1. Self-Consciously presenting the ideas of a “new poetry” with a “Friend” (STC) who “almost entirely” shares his opinion of poetry (377/2)

2. Says that he won’t go into detail but will only sketch it out; to go into full detail would require tracing out “the revolutions not of literature alone but likewise of society itself” (377/2)

3. Notes that he has broken the “contract” with readers used to a certain form of poetry (378/1)

4. Offers a definition of this “new” poetry (378/2): concerns human nature and employs “common language”; argues that lives led simply, in close association with nature, reflect human nature in its “elemental” form; and that we also find then “a more permanent, and a far more philosophical language” (378/2)

5. True poetry achieved by rejecting the false language of prior poetry (378/1; 380/2); rejects “personification for “flesh and blood” language.

6. Meter still matters; it disciplines what can be an excess of pleasure (383/1-2); the end of poetry is “to produce excitement in co-existence with an over-balance of pleasure”(383/2); feeling tempered by thought leads to “a complex feeling of delight,” which can convey a degree of pain

7. Believes that a new poetry will change the world in the hands of the true “Poet”; a poetic program which privileges feeling (especially sympathy with “real men” and Nature) and thought (especially memory) and a compositional style which provokes the reader into recognizing his deepest and most moral feelings

“All good poetry is the spontaneous overflow of powerful feelings: but though this be true, Poems to which any value can be attached, were never produced on any variety of subjects by a man, who being possessed of more than usual organic sensibility, had also thought long and deeply” (379/1)

Poetry that “follow[s] the fluxes and refluxes of the mind when agitated by the great and simple affections of our nature” (379/2)

8. Reiterates his definition of the Poet and his Poetry in an 1802 revision to the preface.

The Poet (capital P)

“He is a man speaking to men…endued with more lively sensibility, more enthusiasm and tenderness. Who has a greater knowledge of human nature, and a more comprehensive soul . . . [and] delighting to contemplate similar volitions and passions as manifested in the goings-on of the Universe, and habitually impelled to create them where he does not find them . . . to these qualities he has added a disposition to be affected more than other men by absent things as if they were present; an ability of conjuring up in himself passions, which are indeed far from being the same as those produced by real events, yet … he has acquired a greater readiness and power in expressing what he thinks and feels, and especially those thoughts and feelings which, by his own choice, of from the structure of his own mind, arise in him without immediate external excitement” (381-382).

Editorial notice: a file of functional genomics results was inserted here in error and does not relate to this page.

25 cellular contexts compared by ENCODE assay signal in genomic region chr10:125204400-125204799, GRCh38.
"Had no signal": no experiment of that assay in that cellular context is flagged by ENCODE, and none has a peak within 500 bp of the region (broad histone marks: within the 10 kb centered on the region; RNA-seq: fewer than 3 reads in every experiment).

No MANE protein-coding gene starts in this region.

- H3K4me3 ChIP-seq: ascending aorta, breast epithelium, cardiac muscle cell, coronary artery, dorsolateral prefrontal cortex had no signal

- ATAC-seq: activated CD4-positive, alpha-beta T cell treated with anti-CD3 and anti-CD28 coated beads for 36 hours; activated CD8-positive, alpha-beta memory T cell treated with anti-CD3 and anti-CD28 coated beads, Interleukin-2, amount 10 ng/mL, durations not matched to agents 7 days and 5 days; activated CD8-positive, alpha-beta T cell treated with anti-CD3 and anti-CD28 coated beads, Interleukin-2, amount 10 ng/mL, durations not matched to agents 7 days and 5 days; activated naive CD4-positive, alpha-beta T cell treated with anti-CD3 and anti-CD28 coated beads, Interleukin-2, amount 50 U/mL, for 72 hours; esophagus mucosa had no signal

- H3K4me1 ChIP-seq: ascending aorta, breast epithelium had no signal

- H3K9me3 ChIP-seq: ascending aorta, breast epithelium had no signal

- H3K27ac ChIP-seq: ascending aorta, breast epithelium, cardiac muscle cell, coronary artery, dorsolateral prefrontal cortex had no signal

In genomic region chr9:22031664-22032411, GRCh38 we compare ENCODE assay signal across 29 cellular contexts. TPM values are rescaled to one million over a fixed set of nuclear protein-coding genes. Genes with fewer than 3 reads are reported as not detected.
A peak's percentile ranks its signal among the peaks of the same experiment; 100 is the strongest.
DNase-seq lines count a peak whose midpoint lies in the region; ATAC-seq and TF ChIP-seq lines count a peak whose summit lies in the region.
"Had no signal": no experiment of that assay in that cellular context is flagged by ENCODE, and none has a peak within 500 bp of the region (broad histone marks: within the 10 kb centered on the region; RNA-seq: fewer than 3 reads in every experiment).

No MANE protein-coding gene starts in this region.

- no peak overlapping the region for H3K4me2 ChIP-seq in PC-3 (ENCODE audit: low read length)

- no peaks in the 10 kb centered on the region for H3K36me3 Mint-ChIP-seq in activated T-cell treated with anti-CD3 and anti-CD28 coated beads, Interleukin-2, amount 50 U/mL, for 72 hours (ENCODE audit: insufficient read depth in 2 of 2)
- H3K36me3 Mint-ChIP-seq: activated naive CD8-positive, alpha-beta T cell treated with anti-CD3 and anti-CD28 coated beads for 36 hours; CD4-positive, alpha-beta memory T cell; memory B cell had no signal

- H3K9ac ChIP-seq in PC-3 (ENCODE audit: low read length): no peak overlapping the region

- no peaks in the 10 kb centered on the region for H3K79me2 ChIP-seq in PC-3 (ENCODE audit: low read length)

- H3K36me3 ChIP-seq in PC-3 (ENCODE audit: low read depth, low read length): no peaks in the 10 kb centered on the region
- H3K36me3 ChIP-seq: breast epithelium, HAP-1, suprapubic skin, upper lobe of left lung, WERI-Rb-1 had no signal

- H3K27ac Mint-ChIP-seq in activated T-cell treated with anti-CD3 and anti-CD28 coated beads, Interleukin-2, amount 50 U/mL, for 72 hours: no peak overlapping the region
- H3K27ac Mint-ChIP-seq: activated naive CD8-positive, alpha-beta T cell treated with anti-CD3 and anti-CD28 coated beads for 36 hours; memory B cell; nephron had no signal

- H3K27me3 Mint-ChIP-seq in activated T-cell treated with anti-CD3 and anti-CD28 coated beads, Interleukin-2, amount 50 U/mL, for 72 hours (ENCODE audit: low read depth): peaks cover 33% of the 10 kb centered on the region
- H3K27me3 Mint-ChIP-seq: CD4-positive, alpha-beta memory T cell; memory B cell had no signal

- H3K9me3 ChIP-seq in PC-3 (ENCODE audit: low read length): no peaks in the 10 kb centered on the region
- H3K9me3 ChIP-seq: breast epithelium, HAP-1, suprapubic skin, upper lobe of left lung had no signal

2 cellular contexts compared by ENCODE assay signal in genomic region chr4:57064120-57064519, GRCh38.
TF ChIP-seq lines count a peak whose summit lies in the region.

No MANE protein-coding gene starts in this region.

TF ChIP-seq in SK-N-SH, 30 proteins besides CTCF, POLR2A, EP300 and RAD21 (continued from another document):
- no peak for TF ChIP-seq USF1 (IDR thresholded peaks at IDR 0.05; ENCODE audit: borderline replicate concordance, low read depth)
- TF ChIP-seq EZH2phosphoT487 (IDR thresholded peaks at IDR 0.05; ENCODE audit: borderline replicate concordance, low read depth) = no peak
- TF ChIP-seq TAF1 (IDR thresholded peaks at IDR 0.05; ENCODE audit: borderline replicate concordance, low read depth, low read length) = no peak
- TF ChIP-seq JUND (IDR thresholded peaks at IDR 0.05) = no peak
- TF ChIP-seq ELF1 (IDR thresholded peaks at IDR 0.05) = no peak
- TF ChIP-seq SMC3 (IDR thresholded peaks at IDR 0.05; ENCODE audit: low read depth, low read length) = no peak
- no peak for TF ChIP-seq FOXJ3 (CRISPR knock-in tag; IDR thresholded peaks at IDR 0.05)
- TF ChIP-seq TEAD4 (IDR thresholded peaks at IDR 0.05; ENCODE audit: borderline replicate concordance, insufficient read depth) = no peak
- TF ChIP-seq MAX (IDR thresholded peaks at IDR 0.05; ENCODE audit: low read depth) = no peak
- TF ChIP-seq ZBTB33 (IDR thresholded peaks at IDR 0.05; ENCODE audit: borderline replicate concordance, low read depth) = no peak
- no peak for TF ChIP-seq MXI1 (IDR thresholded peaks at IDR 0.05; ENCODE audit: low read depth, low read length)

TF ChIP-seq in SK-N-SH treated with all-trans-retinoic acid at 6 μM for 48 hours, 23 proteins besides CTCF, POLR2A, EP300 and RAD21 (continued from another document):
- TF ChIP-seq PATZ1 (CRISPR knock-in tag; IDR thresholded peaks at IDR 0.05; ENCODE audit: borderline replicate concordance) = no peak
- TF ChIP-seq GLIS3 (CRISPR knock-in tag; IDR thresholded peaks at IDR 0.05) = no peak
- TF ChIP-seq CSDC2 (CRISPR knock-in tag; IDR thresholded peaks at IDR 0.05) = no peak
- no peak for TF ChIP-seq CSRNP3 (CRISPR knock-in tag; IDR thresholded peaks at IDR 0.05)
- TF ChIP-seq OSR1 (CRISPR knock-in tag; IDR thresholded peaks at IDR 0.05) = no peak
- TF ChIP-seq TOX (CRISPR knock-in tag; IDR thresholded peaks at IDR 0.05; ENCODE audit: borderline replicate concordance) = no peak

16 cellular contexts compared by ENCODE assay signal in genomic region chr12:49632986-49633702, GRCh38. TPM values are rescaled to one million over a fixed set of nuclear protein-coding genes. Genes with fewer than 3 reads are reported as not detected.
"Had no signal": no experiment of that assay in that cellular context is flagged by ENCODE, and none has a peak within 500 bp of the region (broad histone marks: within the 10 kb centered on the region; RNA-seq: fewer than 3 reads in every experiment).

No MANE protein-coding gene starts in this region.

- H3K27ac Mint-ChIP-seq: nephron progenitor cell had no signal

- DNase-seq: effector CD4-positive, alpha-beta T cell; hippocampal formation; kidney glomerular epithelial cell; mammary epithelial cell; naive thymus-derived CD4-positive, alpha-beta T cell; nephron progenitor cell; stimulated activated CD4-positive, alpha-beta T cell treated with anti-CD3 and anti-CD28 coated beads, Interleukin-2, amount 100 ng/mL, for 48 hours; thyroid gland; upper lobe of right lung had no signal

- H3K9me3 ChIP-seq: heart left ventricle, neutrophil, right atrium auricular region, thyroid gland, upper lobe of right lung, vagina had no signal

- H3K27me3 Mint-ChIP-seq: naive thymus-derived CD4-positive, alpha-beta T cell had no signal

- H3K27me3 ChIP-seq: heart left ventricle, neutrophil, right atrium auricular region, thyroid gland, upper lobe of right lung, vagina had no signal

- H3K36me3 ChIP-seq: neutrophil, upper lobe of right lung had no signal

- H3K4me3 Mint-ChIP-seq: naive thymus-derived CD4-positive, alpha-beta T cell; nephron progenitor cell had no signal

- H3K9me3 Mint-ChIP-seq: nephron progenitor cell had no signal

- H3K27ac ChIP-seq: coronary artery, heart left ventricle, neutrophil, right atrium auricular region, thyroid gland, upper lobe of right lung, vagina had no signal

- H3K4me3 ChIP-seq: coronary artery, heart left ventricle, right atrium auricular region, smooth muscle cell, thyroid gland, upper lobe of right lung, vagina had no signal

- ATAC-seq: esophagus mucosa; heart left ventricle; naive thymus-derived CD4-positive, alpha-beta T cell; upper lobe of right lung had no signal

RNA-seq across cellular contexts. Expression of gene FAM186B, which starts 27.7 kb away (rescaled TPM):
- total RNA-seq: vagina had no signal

Refines Definition of Poetry

“I have said that Poetry is the spontaneous overflow of powerful feelings: it takes its origin from emotion recollected in tranquillity: the emotion is contemplated till by a species of reaction the tranquillity gradually disappears, and an emotion, kindred to that which was before the subject of contemplation, is gradually produced and does itself actually exist in the mind. In this mood successful composition generally begins . . . ” (384/1)

9. Believes in the power of “genuine poetry” to “interest mankind permanently, and likewise important in the multiplicity and quality of its moral relations” (385/1) and so it might be worthwhile for lovers of the “old” poetry to acknowledge a different kind of poetic pleasure > the one of watching the poet’s mind at work on subjects large and small in the language of real life; intense emotion balanced by regular meter